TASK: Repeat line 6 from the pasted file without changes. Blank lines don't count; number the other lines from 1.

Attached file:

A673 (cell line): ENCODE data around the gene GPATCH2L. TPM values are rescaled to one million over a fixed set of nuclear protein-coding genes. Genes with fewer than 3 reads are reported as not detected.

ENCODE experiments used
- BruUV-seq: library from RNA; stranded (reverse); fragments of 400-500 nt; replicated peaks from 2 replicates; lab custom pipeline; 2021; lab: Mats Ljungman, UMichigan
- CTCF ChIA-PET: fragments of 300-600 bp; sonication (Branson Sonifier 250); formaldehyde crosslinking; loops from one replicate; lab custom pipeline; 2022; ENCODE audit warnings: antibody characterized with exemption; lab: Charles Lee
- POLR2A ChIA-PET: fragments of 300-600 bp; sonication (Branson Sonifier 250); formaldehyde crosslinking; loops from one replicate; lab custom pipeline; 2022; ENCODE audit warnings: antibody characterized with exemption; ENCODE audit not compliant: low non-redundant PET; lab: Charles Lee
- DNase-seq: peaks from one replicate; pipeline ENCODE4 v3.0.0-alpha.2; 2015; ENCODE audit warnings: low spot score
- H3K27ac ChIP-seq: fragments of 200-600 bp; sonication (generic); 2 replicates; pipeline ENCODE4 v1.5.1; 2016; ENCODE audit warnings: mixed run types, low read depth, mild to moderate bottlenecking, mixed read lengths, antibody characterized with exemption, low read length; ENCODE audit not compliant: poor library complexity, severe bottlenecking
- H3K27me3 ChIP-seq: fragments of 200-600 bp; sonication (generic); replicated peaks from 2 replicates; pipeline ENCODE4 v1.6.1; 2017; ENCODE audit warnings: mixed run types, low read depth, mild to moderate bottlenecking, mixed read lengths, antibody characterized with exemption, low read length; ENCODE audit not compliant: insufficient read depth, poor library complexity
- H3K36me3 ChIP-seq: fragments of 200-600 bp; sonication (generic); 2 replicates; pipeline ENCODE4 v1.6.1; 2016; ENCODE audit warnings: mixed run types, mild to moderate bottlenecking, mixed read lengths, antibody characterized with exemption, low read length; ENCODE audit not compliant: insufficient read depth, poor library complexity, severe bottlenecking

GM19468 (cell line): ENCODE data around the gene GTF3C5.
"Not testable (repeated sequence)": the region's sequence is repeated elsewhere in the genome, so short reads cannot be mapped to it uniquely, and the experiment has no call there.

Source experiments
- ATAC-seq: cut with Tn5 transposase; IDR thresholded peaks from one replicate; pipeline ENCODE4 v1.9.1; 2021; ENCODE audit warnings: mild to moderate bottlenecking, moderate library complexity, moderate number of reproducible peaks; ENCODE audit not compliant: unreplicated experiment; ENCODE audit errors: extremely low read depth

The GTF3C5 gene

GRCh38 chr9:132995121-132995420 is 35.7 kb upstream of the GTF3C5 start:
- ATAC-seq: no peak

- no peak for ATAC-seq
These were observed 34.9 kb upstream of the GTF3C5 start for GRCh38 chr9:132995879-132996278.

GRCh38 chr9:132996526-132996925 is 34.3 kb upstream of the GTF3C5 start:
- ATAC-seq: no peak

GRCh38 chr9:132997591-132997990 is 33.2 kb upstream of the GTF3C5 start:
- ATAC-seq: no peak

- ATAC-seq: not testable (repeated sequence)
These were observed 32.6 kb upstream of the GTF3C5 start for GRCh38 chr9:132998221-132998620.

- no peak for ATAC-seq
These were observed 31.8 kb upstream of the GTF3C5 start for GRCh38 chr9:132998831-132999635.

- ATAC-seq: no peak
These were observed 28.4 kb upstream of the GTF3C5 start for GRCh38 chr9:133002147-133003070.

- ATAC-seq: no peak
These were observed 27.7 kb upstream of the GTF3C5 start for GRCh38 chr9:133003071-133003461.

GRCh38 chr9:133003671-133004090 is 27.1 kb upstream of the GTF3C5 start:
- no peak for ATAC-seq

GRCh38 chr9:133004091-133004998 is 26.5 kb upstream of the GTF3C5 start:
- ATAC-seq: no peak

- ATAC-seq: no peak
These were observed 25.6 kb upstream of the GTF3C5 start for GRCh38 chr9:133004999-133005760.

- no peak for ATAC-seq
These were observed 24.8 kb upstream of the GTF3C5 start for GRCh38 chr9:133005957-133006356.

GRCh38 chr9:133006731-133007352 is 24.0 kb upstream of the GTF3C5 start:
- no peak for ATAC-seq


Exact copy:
- DNase-seq: peaks from one replicate; pipeline ENCODE4 v3.0.0-alpha.2; 2015; ENCODE audit warnings: low spot score